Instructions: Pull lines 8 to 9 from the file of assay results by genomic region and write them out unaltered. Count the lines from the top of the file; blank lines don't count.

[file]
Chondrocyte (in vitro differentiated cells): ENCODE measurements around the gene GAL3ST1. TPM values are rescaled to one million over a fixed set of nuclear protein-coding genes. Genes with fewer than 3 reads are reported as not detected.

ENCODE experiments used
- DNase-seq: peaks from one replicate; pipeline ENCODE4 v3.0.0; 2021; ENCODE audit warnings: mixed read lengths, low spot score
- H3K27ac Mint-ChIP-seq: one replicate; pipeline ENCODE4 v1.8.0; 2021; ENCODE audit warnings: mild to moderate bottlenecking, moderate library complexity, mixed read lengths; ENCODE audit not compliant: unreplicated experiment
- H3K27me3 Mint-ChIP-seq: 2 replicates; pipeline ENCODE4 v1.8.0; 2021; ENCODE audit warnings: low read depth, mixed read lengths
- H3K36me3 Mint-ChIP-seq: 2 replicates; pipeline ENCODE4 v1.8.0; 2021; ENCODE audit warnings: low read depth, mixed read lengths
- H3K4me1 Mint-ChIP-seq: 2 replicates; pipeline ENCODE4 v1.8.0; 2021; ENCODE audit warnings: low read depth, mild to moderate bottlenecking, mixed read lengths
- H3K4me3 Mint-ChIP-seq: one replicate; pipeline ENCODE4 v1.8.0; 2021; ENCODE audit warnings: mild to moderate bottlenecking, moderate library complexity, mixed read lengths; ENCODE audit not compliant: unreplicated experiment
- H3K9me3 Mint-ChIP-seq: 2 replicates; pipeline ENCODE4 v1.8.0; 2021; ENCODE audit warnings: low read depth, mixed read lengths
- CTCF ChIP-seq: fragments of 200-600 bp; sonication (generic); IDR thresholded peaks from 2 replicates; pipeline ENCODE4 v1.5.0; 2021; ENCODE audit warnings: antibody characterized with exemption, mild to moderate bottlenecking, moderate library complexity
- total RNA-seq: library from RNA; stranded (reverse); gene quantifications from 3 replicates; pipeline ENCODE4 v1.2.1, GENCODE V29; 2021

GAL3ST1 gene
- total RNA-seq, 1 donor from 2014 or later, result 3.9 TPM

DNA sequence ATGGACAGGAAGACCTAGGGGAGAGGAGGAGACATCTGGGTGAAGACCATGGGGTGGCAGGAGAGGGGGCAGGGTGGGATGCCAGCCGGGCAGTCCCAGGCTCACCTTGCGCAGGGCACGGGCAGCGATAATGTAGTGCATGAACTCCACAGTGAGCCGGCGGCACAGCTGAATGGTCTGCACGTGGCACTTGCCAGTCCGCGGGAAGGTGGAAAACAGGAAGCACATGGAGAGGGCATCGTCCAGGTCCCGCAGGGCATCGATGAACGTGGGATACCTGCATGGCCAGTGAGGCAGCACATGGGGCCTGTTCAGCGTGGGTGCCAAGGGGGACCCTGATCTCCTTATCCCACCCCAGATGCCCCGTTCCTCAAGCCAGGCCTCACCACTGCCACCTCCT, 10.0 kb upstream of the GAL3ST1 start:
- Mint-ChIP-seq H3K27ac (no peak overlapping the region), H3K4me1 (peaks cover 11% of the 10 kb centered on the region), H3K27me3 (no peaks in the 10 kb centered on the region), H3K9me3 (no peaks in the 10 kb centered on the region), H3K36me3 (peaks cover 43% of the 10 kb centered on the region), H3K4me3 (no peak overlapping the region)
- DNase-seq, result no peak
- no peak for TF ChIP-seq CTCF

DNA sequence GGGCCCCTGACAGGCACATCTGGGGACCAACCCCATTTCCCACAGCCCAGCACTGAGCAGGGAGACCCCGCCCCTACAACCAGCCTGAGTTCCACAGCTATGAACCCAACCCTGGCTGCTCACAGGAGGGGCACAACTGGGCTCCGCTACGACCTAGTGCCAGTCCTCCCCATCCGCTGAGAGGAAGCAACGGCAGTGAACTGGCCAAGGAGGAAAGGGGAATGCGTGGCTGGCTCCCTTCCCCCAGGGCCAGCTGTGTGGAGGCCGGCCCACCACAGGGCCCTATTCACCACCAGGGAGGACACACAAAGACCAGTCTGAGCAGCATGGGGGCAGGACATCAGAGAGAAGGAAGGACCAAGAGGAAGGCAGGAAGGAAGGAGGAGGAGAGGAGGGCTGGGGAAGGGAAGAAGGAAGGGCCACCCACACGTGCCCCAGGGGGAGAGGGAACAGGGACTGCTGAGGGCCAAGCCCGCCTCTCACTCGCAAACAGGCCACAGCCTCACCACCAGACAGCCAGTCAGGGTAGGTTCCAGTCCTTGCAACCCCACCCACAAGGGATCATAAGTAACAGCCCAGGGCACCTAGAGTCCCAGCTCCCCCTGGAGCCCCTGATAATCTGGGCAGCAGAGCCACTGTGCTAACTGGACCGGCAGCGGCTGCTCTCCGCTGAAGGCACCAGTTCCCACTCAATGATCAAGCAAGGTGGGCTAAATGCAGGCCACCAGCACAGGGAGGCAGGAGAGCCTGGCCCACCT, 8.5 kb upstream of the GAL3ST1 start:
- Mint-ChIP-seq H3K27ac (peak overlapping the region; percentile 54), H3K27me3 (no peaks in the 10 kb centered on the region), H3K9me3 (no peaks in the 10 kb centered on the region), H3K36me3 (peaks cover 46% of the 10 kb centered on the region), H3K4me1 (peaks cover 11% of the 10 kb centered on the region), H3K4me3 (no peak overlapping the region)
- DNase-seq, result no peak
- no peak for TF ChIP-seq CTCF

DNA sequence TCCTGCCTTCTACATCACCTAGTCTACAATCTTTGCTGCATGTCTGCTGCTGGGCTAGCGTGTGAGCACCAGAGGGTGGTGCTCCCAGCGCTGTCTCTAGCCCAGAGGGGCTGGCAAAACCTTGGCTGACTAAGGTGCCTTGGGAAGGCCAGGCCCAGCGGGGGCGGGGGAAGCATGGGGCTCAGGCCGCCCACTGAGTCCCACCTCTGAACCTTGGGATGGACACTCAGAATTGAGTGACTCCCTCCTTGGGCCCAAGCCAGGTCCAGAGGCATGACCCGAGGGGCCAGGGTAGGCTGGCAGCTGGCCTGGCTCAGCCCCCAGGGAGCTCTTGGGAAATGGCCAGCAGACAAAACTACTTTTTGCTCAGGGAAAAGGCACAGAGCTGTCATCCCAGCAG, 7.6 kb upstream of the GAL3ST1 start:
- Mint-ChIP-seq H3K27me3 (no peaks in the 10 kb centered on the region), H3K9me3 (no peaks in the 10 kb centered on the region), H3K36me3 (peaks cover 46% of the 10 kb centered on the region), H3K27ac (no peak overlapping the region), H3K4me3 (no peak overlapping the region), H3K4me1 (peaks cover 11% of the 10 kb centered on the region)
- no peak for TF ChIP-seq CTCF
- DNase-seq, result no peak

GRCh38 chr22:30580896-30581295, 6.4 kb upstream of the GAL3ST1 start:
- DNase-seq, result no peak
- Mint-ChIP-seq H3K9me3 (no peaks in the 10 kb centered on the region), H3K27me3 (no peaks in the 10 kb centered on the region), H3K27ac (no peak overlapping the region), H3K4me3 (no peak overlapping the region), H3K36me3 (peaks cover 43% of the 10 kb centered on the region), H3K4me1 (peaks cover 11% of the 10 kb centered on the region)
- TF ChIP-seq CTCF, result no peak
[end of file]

- H3K4me3 Mint-ChIP-seq: one replicate; pipeline ENCODE4 v1.8.0; 2021; ENCODE audit warnings: mild to moderate bottlenecking, moderate library complexity, mixed read lengths; ENCODE audit not compliant: unreplicated experiment
- H3K9me3 Mint-ChIP-seq: 2 replicates; pipeline ENCODE4 v1.8.0; 2021; ENCODE audit warnings: low read depth, mixed read lengths